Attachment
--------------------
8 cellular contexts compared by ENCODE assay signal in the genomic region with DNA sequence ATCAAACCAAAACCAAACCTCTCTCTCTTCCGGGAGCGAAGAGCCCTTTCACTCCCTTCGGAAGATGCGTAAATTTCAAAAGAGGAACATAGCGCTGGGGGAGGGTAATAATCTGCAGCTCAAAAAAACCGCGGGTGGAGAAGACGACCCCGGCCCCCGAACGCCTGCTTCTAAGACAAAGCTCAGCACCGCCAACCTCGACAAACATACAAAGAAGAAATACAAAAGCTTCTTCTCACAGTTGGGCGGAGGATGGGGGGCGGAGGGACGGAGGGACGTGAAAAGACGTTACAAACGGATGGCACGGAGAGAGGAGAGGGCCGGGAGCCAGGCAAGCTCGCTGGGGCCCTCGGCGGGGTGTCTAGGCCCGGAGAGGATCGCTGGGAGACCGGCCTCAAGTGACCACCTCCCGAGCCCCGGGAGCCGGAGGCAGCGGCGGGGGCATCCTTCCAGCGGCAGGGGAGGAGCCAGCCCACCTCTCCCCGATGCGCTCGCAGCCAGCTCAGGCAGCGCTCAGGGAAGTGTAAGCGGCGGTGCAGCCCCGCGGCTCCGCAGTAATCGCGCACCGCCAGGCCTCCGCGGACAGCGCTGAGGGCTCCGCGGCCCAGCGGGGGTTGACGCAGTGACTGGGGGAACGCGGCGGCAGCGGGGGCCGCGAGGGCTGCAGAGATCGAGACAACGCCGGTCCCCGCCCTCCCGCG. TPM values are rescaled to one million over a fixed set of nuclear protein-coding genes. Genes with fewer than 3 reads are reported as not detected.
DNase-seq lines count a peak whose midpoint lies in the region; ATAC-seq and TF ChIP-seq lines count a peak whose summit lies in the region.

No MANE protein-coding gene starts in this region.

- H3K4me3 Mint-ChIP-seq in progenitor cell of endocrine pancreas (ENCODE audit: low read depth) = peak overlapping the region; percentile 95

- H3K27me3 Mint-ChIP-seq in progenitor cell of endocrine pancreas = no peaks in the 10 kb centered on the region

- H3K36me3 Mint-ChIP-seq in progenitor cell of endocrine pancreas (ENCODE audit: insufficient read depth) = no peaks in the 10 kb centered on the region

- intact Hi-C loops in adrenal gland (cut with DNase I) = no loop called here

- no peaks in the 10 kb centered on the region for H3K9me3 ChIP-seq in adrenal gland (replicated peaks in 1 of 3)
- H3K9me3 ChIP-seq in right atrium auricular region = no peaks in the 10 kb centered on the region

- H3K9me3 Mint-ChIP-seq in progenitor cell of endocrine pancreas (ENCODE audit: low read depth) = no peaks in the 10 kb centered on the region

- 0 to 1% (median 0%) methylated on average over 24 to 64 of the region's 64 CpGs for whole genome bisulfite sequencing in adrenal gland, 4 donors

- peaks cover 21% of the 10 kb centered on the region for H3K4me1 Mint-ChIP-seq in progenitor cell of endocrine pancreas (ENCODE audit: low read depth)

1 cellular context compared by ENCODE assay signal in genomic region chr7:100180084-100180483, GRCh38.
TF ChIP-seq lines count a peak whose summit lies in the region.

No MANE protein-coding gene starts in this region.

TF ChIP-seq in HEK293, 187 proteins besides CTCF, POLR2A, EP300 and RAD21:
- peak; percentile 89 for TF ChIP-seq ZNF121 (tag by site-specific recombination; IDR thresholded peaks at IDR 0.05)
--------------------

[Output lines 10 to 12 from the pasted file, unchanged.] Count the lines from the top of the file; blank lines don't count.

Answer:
- H3K9me3 Mint-ChIP-seq in progenitor cell of endocrine pancreas (ENCODE audit: low read depth) = no peaks in the 10 kb centered on the region

- 0 to 1% (median 0%) methylated on average over 24 to 64 of the region's 64 CpGs for whole genome bisulfite sequencing in adrenal gland, 4 donors

- peaks cover 21% of the 10 kb centered on the region for H3K4me1 Mint-ChIP-seq in progenitor cell of endocrine pancreas (ENCODE audit: low read depth)